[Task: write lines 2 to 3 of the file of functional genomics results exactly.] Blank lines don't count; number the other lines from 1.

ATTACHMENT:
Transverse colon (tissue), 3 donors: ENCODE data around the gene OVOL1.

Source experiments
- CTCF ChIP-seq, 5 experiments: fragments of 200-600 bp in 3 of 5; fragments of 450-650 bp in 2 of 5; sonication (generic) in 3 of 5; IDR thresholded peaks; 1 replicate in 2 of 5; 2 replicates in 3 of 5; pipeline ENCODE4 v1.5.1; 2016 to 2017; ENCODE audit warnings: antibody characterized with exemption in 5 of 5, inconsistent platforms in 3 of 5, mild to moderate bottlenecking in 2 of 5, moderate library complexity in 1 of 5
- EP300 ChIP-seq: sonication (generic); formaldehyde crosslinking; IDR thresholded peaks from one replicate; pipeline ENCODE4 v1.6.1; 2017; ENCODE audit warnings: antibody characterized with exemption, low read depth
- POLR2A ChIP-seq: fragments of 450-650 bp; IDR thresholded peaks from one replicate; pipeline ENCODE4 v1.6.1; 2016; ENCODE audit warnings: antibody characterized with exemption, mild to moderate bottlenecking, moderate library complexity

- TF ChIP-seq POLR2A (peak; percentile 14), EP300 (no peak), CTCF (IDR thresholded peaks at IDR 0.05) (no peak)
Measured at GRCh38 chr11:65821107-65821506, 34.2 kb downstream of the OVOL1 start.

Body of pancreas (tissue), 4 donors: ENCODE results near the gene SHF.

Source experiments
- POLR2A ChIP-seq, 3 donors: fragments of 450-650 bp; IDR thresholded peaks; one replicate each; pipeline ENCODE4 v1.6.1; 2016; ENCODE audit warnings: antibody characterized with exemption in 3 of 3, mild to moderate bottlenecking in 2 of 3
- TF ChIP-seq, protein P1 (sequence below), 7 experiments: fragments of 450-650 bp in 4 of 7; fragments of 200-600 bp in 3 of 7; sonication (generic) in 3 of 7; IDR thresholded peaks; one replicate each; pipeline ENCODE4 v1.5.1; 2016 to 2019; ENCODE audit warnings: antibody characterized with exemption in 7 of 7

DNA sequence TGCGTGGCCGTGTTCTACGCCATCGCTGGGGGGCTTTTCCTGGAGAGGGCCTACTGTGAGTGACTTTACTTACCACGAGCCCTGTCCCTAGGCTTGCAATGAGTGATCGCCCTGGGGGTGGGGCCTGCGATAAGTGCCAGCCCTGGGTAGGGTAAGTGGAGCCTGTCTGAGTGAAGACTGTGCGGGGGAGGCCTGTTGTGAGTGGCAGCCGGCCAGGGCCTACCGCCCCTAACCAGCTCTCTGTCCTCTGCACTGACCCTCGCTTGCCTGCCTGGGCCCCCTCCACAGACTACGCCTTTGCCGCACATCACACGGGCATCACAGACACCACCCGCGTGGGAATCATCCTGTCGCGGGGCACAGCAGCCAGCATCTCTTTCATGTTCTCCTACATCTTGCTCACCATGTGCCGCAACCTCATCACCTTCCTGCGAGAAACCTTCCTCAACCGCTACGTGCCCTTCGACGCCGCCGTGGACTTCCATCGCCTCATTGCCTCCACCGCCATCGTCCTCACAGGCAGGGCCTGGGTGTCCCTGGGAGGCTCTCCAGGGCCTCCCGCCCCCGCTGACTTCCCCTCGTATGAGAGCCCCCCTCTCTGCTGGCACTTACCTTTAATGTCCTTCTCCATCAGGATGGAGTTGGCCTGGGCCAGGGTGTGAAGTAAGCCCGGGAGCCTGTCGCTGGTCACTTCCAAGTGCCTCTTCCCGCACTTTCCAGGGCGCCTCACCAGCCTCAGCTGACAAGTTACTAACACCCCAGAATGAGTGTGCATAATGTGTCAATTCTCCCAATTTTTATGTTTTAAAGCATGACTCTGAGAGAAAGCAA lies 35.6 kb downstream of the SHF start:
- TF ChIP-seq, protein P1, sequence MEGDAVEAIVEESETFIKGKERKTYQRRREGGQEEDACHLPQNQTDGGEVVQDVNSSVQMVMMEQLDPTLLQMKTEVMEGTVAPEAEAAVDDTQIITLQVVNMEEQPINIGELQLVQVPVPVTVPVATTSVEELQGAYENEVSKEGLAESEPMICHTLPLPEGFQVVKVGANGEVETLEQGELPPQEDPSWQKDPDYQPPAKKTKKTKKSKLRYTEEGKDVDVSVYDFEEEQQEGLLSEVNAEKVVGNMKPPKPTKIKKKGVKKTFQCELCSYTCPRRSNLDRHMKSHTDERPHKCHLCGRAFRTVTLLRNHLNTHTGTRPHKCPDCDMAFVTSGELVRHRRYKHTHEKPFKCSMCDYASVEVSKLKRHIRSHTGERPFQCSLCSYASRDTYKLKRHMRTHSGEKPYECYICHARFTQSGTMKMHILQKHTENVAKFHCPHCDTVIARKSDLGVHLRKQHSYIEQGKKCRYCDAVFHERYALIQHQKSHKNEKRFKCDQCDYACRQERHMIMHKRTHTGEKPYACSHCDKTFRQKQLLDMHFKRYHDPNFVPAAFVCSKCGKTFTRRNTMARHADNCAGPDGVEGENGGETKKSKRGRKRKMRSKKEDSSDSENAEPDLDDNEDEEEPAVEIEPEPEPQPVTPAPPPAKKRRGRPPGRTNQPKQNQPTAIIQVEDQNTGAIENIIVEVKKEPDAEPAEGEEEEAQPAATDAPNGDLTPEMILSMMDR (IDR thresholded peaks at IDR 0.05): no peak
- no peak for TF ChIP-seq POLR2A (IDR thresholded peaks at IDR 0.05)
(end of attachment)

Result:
Source experiments
- CTCF ChIP-seq, 5 experiments: fragments of 200-600 bp in 3 of 5; fragments of 450-650 bp in 2 of 5; sonication (generic) in 3 of 5; IDR thresholded peaks; 1 replicate in 2 of 5; 2 replicates in 3 of 5; pipeline ENCODE4 v1.5.1; 2016 to 2017; ENCODE audit warnings: antibody characterized with exemption in 5 of 5, inconsistent platforms in 3 of 5, mild to moderate bottlenecking in 2 of 5, moderate library complexity in 1 of 5